A NOTE FOR TWO WRITERS
After our conversations earlier this week, I recall that once the exchange of letters helped to sustain friendships. The absence of hand-written letters doesn't make a friendship less genuine. It simply leaves a friendship bereft of ritual, the art of penmanship, imagination with a feeling. The latter was most important when letters were in vogue.
By accident, I found several instances of creative sparkle in some letters Hart Crane wrote in the 1920s to people I assume were his friends or close acquaintances. In a letter to Harriet Monroe, justifying phrases in his poem "At Melville's Tomb," Crane made well-designed comments on the reader and metaphor: "The reader's sensibility simply responds by identifying this inflection of experience [ Crane referred to inflection of language] with some event in his own history or perceptions -- or rejects it altogether. The logic of metaphor is so organically entrenched in pure sensibility that it can't be thoroughly traced or explained outside of historical sciences, like philology and anthropology." Crane had the common sense that many young and not-so-young makers of popular culture often lack; he knew the operations of writing and reading are not democratic or universal but constrained by time , culture, and humbling knowledge of tradition.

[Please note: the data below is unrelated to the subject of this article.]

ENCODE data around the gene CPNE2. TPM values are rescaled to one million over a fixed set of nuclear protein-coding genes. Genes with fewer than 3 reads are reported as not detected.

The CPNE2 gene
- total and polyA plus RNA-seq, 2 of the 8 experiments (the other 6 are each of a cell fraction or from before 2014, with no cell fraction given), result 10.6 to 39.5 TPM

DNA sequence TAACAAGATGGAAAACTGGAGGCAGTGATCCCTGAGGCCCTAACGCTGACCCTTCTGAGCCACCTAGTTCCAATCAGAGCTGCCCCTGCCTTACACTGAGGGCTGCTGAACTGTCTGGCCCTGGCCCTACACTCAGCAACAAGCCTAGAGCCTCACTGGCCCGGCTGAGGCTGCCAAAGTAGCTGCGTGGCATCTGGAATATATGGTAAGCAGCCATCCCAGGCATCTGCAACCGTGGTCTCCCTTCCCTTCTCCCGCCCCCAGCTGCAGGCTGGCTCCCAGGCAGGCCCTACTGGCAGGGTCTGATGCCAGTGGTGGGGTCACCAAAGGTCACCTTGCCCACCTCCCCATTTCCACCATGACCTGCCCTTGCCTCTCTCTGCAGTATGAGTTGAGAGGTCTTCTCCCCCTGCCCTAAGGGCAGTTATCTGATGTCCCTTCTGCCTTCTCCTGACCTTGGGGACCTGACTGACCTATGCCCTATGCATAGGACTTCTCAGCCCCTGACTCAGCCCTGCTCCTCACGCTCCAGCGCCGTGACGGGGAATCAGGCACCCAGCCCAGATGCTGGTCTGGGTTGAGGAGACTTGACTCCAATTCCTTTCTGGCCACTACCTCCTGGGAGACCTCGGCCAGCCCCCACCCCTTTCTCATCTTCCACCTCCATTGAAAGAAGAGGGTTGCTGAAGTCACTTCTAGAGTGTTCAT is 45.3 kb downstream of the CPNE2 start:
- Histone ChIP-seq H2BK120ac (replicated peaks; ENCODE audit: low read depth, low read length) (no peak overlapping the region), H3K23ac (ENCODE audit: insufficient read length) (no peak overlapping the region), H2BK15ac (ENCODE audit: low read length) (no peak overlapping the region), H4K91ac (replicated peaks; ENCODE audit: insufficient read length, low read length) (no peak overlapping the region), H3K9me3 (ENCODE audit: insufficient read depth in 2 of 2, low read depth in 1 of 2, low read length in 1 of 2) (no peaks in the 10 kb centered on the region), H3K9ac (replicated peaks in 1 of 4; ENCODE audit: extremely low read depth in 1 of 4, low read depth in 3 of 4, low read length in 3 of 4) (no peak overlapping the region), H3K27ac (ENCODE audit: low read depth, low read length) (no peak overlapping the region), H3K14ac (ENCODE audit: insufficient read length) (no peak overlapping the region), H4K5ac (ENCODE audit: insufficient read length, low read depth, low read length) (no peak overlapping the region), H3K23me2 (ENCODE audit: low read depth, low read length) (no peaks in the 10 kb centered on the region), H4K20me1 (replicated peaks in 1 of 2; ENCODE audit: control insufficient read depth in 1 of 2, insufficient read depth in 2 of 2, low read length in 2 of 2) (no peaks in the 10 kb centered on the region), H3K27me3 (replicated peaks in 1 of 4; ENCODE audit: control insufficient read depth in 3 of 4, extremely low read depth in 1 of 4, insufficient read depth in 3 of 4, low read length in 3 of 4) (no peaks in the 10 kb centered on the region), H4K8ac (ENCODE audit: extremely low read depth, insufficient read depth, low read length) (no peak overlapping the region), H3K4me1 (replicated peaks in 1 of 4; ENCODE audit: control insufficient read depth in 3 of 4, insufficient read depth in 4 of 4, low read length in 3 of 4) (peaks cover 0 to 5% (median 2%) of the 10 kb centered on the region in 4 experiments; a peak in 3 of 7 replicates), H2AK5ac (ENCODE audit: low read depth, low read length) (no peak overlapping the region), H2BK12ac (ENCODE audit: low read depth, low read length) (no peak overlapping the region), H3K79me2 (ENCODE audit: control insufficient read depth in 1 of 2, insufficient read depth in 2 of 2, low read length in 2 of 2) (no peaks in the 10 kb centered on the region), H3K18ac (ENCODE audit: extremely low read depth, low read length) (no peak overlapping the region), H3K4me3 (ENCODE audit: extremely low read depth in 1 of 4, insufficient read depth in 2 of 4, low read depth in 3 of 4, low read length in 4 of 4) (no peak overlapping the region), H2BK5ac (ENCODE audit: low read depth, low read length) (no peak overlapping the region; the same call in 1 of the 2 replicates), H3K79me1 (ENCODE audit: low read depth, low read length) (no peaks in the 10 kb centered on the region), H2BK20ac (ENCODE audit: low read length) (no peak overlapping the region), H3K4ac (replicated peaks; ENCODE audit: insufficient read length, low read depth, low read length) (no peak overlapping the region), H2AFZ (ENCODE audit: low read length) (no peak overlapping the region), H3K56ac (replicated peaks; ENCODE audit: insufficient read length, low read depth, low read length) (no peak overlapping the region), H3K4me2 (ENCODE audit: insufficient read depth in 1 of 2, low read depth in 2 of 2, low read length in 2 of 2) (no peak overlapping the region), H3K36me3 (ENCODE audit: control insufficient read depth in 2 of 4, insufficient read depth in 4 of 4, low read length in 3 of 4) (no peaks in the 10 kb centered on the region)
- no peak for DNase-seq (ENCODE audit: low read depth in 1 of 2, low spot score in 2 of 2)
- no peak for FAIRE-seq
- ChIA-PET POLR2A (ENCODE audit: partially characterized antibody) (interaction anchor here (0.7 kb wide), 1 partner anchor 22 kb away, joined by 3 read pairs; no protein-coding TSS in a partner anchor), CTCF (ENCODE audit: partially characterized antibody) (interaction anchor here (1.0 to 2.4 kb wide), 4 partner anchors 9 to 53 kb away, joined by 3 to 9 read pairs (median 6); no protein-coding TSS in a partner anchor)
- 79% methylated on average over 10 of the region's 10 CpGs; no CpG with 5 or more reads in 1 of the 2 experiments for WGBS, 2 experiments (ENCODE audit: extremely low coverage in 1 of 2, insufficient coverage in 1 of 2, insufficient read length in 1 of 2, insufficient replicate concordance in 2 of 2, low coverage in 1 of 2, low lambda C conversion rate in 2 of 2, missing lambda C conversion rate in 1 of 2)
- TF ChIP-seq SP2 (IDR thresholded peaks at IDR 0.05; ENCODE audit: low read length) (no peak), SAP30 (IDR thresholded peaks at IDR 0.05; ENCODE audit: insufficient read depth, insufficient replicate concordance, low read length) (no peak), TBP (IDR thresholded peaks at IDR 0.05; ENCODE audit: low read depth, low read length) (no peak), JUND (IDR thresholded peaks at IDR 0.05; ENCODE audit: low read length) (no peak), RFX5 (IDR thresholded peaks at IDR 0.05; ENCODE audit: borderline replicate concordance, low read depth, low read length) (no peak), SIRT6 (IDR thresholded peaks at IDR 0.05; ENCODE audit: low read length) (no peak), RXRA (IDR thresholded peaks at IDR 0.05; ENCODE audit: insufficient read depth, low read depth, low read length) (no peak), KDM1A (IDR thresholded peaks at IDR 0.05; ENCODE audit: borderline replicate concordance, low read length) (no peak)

How can one write, and expect to gain approval, if one is dismissive of a tradition of extending and/or challenging? When I consider that some third-class work earns top dollar, I realize the question is lame.
We older writers can only suggest to those who come to us for advice that standards, values, and discipline do matter. Many of them have obese egos. They over-rate their skills and talents. Many of them are not brave enough to risk getting a rejection slip. So be it. If they do well in the world with work that repeats what they don't know has already been done and that appeals to the sensibilities of people who don't give a damn about inflection of language, so be it. I don't want to block their success. Why do they bother to ask for our approval?
Finding Crane's poem "Black Tambourine" in the same paperback with his selected letters was also a fortunate accident. He did not ask Jean Toomer's approval to borrow images and metaphors from Cane in the first stanza:
The interests of a black man in a cellar
Mark tardy judgment on the world's closed door.
Gnats toss in the shadow of a bottle,
And a roach spans a crevice in the floor.
Likewise, I'll not seek the approval of Hart Crane's ghost when I write about the evil of a white man on a screen, about a carpenter known as Z-Mann Zimmerman. Perhaps we are asked for approval because we know what a letter can mean and have the skills to steal as effectively as William Shakespeare.
Jerry W. Ward, Jr. May 19, 2016